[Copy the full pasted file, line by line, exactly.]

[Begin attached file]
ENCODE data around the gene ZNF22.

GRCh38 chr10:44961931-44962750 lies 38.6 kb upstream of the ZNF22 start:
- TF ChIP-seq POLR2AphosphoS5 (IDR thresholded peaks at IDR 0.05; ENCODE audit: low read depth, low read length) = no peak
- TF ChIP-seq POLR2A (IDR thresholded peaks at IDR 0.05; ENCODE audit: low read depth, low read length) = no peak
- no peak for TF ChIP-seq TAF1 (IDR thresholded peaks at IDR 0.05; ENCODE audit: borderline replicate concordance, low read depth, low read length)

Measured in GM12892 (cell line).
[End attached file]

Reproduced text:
ENCODE data around the gene ZNF22.

GRCh38 chr10:44961931-44962750 lies 38.6 kb upstream of the ZNF22 start:
- TF ChIP-seq POLR2AphosphoS5 (IDR thresholded peaks at IDR 0.05; ENCODE audit: low read depth, low read length) = no peak
- TF ChIP-seq POLR2A (IDR thresholded peaks at IDR 0.05; ENCODE audit: low read depth, low read length) = no peak
- no peak for TF ChIP-seq TAF1 (IDR thresholded peaks at IDR 0.05; ENCODE audit: borderline replicate concordance, low read depth, low read length)

Measured in GM12892 (cell line).